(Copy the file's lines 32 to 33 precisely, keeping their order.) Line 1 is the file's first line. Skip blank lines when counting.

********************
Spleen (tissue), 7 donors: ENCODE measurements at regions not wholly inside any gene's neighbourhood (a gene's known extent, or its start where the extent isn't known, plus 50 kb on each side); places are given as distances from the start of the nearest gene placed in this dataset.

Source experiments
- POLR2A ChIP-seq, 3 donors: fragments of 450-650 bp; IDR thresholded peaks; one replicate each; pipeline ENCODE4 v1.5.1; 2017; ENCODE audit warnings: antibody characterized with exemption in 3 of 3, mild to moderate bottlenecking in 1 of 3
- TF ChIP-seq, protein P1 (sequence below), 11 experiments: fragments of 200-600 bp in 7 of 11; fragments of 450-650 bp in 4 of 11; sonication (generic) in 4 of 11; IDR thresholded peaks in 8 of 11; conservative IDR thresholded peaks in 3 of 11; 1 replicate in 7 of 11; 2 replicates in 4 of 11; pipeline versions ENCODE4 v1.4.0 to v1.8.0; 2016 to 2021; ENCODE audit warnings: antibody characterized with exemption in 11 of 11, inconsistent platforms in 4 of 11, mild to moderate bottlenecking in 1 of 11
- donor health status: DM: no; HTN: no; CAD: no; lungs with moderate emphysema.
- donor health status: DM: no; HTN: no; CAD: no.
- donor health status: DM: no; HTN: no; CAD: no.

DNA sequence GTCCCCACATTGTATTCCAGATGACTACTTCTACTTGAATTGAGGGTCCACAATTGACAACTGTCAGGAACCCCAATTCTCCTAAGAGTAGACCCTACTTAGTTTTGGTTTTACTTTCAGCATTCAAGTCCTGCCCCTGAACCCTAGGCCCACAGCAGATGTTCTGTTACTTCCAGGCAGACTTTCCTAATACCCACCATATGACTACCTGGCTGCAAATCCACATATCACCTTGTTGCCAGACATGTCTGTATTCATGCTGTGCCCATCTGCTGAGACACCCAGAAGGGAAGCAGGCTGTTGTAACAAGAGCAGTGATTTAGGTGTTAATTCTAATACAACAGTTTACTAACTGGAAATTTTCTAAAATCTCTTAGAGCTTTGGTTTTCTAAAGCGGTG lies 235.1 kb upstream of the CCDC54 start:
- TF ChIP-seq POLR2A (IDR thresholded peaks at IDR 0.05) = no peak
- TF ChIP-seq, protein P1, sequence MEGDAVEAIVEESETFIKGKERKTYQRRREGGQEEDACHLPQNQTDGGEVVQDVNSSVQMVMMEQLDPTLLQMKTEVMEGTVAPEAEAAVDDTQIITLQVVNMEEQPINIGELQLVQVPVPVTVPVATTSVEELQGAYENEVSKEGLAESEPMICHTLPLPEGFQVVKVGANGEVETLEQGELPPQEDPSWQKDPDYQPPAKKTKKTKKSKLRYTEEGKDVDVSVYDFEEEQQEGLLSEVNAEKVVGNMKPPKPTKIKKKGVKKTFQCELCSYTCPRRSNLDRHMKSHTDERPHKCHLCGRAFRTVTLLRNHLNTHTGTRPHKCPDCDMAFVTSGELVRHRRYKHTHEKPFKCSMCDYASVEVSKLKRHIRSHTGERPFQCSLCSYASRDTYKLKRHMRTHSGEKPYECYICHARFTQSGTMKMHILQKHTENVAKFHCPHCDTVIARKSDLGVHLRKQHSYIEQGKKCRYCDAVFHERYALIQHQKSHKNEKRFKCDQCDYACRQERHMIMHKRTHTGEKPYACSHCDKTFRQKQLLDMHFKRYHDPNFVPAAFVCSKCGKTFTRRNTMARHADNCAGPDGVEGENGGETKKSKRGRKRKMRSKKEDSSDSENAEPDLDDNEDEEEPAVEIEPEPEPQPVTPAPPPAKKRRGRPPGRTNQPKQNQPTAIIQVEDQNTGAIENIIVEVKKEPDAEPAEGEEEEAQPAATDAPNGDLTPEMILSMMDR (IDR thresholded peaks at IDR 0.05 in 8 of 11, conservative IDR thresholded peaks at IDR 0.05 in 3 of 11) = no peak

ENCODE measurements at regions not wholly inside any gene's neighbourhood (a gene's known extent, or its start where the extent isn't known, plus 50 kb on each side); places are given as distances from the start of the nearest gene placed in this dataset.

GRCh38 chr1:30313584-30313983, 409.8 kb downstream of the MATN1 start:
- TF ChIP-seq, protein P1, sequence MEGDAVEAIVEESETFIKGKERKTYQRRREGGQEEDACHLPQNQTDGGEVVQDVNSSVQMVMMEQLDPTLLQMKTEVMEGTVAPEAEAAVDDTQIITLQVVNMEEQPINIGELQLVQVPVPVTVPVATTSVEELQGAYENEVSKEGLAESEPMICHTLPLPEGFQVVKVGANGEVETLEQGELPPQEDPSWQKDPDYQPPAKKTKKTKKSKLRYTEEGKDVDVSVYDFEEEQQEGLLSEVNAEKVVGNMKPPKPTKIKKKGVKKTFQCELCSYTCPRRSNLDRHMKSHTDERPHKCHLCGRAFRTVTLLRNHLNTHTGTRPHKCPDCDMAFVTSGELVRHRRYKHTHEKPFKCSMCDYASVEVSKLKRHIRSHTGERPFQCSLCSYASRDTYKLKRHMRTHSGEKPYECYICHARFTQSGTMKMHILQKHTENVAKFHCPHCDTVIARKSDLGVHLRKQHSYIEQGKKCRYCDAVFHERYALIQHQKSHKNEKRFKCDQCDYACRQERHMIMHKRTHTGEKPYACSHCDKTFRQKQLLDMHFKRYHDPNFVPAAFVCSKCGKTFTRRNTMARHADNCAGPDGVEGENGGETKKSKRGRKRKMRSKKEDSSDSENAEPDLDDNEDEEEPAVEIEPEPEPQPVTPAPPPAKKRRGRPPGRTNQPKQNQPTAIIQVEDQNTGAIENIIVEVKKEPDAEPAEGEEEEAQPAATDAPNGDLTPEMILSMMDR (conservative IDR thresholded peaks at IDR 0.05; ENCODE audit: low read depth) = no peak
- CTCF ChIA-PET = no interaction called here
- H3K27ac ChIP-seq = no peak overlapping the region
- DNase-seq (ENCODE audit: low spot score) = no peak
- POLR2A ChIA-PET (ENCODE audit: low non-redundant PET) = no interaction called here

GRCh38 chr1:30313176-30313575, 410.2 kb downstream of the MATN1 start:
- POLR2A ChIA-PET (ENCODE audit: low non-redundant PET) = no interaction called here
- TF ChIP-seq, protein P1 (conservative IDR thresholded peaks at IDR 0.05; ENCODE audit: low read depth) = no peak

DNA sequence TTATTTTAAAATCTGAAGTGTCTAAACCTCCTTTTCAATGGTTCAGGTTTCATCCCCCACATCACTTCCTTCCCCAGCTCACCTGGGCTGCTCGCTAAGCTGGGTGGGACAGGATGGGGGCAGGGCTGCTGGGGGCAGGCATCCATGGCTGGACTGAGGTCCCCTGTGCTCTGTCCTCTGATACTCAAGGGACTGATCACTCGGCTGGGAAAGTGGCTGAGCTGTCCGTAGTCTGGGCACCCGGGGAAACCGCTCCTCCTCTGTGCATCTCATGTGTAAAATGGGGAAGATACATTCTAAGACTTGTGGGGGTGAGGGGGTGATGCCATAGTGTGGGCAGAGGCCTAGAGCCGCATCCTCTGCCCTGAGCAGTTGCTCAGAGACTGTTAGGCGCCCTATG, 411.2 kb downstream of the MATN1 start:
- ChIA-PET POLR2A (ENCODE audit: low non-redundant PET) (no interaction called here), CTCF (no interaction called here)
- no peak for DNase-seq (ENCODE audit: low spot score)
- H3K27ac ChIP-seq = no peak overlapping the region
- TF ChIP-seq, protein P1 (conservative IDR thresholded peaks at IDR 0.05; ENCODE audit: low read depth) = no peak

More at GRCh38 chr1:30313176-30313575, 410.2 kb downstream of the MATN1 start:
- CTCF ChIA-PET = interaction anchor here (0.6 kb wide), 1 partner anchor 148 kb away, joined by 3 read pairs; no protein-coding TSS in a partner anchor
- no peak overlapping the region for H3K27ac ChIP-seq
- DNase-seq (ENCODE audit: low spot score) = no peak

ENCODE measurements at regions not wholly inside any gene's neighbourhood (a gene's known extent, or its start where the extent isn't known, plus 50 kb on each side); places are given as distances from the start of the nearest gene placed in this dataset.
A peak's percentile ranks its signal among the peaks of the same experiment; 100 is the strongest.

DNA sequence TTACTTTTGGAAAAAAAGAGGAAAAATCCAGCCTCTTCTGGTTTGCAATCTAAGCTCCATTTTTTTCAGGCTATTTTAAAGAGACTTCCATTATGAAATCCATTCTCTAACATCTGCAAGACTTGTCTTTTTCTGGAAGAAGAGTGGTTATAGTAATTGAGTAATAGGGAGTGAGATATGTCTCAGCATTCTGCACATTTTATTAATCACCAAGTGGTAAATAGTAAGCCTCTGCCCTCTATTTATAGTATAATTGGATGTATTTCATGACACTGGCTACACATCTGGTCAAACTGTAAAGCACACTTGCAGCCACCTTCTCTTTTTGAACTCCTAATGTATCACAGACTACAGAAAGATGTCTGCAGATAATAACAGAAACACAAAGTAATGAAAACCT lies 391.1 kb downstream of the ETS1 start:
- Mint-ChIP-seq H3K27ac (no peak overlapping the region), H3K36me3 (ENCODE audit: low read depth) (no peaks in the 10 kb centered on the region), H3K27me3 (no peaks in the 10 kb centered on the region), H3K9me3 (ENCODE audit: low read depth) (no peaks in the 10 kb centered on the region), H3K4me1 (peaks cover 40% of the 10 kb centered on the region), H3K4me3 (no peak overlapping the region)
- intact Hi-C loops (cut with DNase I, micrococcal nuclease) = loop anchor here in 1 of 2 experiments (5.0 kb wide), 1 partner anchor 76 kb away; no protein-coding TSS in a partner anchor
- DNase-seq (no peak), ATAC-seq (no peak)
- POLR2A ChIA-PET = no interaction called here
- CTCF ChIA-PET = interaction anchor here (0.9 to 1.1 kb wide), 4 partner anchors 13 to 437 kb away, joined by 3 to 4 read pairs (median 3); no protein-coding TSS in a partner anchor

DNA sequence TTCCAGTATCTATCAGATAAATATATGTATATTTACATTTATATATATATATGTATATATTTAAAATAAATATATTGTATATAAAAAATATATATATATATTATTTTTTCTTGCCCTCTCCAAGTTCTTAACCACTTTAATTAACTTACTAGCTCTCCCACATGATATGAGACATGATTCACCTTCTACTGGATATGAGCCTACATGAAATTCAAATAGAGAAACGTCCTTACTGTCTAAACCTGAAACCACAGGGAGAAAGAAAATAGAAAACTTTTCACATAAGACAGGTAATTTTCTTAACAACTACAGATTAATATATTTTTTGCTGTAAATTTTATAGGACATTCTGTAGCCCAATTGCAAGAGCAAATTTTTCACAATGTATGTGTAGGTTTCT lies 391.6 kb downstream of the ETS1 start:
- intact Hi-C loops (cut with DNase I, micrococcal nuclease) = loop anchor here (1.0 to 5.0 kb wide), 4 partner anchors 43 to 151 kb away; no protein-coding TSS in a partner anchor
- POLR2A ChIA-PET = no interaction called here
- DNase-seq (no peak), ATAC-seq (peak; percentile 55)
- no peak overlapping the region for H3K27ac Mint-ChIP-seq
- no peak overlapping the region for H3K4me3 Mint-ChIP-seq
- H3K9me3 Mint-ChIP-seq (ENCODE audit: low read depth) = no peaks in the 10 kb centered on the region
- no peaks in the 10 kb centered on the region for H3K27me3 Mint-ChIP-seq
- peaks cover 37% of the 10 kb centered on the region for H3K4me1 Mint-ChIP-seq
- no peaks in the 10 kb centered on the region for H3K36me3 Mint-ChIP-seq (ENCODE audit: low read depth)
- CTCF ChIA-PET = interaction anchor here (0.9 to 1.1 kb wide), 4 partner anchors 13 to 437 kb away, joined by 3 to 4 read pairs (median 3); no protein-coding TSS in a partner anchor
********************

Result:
DNA sequence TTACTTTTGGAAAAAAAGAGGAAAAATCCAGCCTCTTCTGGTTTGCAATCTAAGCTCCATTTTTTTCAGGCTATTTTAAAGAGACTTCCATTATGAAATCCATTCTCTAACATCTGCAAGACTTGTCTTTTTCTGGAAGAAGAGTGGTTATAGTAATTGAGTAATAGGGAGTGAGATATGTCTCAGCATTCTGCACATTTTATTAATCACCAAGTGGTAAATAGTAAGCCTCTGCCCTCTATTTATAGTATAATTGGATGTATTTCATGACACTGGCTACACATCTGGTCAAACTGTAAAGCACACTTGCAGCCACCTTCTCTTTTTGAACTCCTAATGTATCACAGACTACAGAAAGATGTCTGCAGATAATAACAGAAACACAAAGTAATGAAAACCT lies 391.1 kb downstream of the ETS1 start:
- Mint-ChIP-seq H3K27ac (no peak overlapping the region), H3K36me3 (ENCODE audit: low read depth) (no peaks in the 10 kb centered on the region), H3K27me3 (no peaks in the 10 kb centered on the region), H3K9me3 (ENCODE audit: low read depth) (no peaks in the 10 kb centered on the region), H3K4me1 (peaks cover 40% of the 10 kb centered on the region), H3K4me3 (no peak overlapping the region)